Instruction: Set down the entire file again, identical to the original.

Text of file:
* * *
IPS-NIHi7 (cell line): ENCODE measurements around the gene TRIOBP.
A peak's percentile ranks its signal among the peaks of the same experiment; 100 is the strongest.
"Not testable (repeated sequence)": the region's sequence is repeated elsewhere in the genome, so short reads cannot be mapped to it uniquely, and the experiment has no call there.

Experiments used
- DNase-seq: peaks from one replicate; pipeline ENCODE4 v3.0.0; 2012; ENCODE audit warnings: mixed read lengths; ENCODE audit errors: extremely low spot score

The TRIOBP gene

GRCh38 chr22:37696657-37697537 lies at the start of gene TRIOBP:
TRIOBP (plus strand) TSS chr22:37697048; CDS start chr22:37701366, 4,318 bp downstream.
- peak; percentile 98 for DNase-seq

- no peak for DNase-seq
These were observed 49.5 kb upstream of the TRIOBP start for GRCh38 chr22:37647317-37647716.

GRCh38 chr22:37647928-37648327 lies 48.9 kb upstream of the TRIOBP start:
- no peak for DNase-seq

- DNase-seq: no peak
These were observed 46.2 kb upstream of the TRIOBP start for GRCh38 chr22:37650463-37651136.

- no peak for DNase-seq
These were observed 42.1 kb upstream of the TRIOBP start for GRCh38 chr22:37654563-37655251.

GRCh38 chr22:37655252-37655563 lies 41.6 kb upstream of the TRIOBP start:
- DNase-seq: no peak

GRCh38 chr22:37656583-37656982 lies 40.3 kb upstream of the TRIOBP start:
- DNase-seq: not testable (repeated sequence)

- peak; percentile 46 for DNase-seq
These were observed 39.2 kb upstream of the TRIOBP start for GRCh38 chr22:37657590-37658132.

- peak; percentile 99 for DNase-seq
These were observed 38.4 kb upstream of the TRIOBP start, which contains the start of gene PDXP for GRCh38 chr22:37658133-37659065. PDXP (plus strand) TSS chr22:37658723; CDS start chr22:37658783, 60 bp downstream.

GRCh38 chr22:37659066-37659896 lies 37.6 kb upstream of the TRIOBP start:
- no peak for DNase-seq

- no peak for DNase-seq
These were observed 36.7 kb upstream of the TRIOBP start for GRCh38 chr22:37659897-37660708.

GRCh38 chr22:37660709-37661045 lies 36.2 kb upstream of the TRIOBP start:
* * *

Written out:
IPS-NIHi7 (cell line): ENCODE measurements around the gene TRIOBP.
A peak's percentile ranks its signal among the peaks of the same experiment; 100 is the strongest.
"Not testable (repeated sequence)": the region's sequence is repeated elsewhere in the genome, so short reads cannot be mapped to it uniquely, and the experiment has no call there.

Experiments used
- DNase-seq: peaks from one replicate; pipeline ENCODE4 v3.0.0; 2012; ENCODE audit warnings: mixed read lengths; ENCODE audit errors: extremely low spot score

The TRIOBP gene

GRCh38 chr22:37696657-37697537 lies at the start of gene TRIOBP:
TRIOBP (plus strand) TSS chr22:37697048; CDS start chr22:37701366, 4,318 bp downstream.
- peak; percentile 98 for DNase-seq

- no peak for DNase-seq
These were observed 49.5 kb upstream of the TRIOBP start for GRCh38 chr22:37647317-37647716.

GRCh38 chr22:37647928-37648327 lies 48.9 kb upstream of the TRIOBP start:
- no peak for DNase-seq

- DNase-seq: no peak
These were observed 46.2 kb upstream of the TRIOBP start for GRCh38 chr22:37650463-37651136.

- no peak for DNase-seq
These were observed 42.1 kb upstream of the TRIOBP start for GRCh38 chr22:37654563-37655251.

GRCh38 chr22:37655252-37655563 lies 41.6 kb upstream of the TRIOBP start:
- DNase-seq: no peak

GRCh38 chr22:37656583-37656982 lies 40.3 kb upstream of the TRIOBP start:
- DNase-seq: not testable (repeated sequence)

- peak; percentile 46 for DNase-seq
These were observed 39.2 kb upstream of the TRIOBP start for GRCh38 chr22:37657590-37658132.

- peak; percentile 99 for DNase-seq
These were observed 38.4 kb upstream of the TRIOBP start, which contains the start of gene PDXP for GRCh38 chr22:37658133-37659065. PDXP (plus strand) TSS chr22:37658723; CDS start chr22:37658783, 60 bp downstream.

GRCh38 chr22:37659066-37659896 lies 37.6 kb upstream of the TRIOBP start:
- no peak for DNase-seq

- no peak for DNase-seq
These were observed 36.7 kb upstream of the TRIOBP start for GRCh38 chr22:37659897-37660708.

GRCh38 chr22:37660709-37661045 lies 36.2 kb upstream of the TRIOBP start: